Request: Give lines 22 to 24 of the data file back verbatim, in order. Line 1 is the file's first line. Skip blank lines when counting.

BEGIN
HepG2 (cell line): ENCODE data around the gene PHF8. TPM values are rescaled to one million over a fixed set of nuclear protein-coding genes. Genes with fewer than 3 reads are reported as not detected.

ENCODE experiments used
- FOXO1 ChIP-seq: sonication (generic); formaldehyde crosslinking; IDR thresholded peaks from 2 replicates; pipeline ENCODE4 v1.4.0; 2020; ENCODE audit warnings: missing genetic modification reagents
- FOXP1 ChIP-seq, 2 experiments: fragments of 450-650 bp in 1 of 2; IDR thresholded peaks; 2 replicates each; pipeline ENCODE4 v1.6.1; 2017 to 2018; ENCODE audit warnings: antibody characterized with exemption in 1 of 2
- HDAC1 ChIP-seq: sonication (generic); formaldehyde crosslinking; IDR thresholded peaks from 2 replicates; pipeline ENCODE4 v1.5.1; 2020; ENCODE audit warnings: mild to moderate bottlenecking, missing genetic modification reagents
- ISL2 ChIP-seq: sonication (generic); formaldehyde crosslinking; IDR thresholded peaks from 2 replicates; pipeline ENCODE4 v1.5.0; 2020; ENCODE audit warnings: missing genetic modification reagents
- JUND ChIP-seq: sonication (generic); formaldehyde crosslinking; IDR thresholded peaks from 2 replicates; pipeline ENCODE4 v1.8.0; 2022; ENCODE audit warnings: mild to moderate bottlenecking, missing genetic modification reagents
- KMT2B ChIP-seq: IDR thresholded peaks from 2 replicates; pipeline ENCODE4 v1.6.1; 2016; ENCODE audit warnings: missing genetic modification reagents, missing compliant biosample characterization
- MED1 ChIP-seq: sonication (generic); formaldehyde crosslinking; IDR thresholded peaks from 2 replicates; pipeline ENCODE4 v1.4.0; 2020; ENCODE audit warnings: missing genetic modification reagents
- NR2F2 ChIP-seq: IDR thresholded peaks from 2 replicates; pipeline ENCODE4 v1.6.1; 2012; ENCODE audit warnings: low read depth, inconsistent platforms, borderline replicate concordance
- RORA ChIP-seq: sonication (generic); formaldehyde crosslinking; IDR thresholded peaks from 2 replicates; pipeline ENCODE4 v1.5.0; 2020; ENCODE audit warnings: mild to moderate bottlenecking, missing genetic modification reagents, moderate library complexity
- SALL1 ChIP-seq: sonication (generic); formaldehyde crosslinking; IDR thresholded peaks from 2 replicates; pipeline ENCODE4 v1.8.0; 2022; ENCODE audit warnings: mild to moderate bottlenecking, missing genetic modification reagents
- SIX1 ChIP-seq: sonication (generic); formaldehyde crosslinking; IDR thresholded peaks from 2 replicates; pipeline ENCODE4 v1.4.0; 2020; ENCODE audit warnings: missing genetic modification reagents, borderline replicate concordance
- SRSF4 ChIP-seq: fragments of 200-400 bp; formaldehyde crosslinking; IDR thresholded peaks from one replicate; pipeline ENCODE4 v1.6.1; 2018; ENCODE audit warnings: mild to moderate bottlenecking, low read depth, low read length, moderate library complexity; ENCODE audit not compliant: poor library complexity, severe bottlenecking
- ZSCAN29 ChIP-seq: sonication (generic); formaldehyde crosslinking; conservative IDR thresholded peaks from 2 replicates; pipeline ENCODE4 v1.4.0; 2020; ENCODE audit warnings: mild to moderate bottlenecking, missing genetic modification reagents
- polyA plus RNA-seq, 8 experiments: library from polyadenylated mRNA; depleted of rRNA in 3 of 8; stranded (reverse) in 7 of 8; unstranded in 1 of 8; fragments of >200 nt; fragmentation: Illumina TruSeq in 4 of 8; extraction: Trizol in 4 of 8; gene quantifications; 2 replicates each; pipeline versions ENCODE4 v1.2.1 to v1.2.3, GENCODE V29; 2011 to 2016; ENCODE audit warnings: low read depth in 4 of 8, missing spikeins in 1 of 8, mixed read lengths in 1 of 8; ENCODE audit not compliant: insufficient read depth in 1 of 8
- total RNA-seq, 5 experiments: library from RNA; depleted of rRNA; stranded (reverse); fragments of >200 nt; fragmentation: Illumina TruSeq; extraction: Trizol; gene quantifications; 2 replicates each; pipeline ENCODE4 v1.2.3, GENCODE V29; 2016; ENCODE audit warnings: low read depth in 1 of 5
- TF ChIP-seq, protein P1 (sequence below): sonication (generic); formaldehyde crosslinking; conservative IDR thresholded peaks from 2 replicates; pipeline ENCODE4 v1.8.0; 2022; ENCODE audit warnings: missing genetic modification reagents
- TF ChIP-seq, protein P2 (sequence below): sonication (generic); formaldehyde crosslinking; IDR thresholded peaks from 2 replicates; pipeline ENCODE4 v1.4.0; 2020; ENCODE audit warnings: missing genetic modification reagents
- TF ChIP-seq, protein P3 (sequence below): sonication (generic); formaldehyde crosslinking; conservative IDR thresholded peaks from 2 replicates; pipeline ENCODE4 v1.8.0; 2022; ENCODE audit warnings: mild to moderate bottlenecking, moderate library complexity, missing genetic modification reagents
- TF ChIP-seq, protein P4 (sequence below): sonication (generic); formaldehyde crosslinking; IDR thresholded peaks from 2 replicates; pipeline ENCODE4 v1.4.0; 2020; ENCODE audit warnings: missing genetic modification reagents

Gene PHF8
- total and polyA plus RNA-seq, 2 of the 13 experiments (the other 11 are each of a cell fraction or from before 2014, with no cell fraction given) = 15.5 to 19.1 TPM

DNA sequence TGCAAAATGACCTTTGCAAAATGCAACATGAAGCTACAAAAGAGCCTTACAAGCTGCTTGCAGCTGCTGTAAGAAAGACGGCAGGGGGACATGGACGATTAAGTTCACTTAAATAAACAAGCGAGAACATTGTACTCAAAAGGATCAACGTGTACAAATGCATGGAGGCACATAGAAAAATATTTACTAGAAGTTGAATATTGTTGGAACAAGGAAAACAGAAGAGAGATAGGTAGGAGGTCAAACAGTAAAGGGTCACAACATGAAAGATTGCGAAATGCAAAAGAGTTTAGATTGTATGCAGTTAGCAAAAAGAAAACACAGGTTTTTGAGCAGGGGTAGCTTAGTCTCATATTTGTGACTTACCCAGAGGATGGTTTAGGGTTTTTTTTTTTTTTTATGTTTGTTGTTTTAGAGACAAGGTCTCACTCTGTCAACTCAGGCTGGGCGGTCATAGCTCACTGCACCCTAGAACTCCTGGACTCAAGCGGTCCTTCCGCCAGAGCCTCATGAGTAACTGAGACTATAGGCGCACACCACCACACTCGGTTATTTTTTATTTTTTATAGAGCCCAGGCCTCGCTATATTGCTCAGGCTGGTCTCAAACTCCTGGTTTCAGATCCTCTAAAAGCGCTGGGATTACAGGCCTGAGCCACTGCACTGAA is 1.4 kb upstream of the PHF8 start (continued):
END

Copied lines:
Gene PHF8
- total and polyA plus RNA-seq, 2 of the 13 experiments (the other 11 are each of a cell fraction or from before 2014, with no cell fraction given) = 15.5 to 19.1 TPM

DNA sequence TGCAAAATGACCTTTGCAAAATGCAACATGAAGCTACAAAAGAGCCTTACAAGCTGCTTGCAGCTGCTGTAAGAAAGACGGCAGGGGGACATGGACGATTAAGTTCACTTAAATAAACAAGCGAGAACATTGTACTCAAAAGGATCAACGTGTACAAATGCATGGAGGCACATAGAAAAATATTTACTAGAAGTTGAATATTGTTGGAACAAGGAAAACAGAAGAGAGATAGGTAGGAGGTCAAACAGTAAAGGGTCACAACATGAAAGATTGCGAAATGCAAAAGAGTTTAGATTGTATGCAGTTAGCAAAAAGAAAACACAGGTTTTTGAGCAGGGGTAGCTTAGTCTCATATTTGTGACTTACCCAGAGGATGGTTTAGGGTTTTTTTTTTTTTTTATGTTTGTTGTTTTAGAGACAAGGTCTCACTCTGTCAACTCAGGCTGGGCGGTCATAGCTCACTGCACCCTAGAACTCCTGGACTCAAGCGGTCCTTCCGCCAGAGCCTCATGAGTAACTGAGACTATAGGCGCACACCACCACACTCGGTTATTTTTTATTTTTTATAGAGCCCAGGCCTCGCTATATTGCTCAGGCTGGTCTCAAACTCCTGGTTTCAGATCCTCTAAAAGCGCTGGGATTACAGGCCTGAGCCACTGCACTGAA is 1.4 kb upstream of the PHF8 start (continued):